"A few weeks later, Connie got the call from New York from the film's soundtrack editor. He didn't know that we had already been on the set. They had received mine and Connie's CDs and were adding the wedding scene to the movie and needed music for it. They asked if we could do it, and of course we said, 'Sure.' It was sort of a no-brainer."
Landes and friends quickly went into research mode, trying to find the perfect song for a Civil War period wedding. There were thousand of songs to choose from, and they wanted to make sure that their selection would be historically accurate. In the end, the film's music supervisor, Alex Steyermark, and director Ang Lee picked the song themselves.
"At first, I wasn't sure that they would do the right thing. But in the end, I must admit, they chose the right tune. It's a Scottish tune called 'Miss McLeod's Reel,' which is probably the most common fiddle tune in all of Missouri. The name it goes by back home in Missouri is 'Uncle Joe.' It was kind of perfect, we thought, that they'd picked that tune and then picked us to do it. We do Celtic music, and we were from Missouri."
From that point on, the musicians had to quickly find authentic period outfits, and more importantly, age-appropriate instruments. Landes played a Martin guitar that dated back to the 1870s and a mandolin from the early 1900s. "There probably wouldn't have been a mandolin in Missouri in the 1860s, but that's what they wanted, so that's the instrument I chose," says Landes.
Finally, the band, authentically dressed in period duds, made its appearance on the set to "finger-synch" the music during the wedding scene.
"The next week, they brought us out to shoot the scene," remembers Landes. "They brought out me on mandolin, Zan McLeod, who wasn't in the studio but was in the film playing guitar. John Whelan was there on the accordion, and Kelly Werts with the fiddle. Connie's brother Jeff played percussion in the studio, but at the last minute they asked a young boy to play the drums during the scene. He was an extra that they had in the wedding dinner scene, and they liked the way that he looked, so he's in the film as a little drummer boy."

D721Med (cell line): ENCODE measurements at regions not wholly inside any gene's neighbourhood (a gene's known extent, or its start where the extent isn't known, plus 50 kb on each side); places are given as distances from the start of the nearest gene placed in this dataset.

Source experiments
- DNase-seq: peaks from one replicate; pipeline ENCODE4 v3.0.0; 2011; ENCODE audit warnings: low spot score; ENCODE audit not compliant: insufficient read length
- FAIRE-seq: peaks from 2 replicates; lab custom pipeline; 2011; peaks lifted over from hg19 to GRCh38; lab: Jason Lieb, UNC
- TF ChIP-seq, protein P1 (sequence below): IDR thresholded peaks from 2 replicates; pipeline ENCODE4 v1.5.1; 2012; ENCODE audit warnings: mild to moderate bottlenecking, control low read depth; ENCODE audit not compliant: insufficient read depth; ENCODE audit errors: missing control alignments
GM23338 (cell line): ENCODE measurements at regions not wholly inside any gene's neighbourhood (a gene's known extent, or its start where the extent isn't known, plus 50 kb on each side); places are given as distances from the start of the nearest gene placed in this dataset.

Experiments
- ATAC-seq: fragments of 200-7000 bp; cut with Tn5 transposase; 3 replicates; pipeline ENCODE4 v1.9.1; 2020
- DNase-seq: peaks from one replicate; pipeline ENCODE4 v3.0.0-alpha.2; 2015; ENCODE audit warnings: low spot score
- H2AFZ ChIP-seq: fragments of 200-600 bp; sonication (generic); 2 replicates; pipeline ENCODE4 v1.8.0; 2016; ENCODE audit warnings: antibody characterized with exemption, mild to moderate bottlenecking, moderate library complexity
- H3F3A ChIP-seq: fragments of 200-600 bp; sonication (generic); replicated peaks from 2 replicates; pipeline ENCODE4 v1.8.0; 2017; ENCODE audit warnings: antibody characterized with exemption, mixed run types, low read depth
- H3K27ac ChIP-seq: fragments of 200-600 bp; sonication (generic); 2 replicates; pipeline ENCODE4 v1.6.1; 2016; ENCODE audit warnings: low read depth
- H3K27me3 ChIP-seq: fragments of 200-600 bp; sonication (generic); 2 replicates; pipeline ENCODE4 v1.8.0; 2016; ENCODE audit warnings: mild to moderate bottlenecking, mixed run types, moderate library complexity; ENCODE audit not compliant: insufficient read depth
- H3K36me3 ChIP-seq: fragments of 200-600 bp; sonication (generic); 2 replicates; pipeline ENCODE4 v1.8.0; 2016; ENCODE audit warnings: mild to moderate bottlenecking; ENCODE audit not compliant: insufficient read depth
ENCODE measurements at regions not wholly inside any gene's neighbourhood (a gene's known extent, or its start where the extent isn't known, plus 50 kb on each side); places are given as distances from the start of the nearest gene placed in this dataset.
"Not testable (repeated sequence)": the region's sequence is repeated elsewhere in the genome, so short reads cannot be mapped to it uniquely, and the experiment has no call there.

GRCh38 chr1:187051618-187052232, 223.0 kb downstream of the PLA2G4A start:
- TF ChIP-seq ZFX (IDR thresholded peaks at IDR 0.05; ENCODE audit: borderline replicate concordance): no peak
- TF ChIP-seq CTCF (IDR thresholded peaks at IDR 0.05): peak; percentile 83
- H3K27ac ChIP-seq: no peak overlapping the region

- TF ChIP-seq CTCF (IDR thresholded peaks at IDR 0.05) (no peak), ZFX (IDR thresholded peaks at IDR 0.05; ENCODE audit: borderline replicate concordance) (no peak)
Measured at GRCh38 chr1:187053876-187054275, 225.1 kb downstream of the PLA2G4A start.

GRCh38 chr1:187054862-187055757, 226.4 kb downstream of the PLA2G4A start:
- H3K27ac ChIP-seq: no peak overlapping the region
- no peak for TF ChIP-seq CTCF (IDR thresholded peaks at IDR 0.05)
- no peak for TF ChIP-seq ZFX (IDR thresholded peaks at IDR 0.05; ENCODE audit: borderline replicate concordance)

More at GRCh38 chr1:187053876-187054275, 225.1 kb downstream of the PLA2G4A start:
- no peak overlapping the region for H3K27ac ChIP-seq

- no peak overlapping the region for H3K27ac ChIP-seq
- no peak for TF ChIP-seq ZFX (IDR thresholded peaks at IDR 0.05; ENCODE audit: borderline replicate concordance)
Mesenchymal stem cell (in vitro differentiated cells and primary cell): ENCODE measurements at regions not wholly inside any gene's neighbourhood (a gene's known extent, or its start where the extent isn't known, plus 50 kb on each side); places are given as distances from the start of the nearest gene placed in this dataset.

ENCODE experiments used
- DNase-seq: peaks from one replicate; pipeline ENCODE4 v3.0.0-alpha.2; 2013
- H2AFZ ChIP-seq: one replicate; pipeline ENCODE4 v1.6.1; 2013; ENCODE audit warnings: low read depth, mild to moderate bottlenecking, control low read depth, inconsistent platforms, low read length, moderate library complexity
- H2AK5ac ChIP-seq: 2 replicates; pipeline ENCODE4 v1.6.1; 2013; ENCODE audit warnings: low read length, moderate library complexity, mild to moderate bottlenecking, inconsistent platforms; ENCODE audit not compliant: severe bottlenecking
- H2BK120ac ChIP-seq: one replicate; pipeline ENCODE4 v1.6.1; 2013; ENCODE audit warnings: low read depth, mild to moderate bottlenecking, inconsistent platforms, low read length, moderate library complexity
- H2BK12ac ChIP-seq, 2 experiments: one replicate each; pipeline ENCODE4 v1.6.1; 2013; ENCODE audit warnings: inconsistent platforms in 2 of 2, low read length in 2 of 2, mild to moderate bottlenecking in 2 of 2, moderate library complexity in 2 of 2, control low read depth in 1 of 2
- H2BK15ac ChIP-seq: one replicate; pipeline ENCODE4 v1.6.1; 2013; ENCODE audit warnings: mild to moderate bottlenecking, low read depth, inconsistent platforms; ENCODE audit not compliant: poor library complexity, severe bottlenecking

The experience was, to put it mildly, one the musician will remember for a lifetime. Although Landes and his companions are seen in the movie just briefly, his music is there during the entire scene, and his mandolin is the first sound to be heard in the film.
"They spent the better part of an hour shooting, but I swear, I'll remember it for the rest of my life," Landes says. "It was a fun and strange experience. I've been reading the history of the border war for something like 25 years, and to be a part of a movie that documents those important events is something rather special. I don't know if I can consider myself an actor now or not, but those experiences may be the closest I ever get. Maybe I should get an agent."
Friday, Jan. 14at St. Margaret's Episcopal
(964 Hwy 40 in Lawrence)Saturday, Jan. 15at Grand EmporiumSunday, Jan. 16at The Granada It's one thing for a producer-driven group, such as Menudo, to revamp its lineup every few years, but it's quite another for an established, Grammy-winning band to maintain its success despite constant turnover. Roomful of Blues' latest album, There Goes The Neighborhood, features five new members. Saxophonist Rich Lataille is now the senior member of the group, having joined three decades ago. Roomful of Blues was one of the only bands to swing in the '70s, and the group continues to jump, jive, and wail. This diverse ensemble also tackles rockin' blues, with guitarist Chris Vachon capably filling the shoes of Roomful of Blues alum Duke Robillard. Although the quality level remains constant, the musical mix will inevitably be altered by all of these personnel changes, so those who have seen the group in the past are guaranteed a show that promises to be much different but equally entertaining.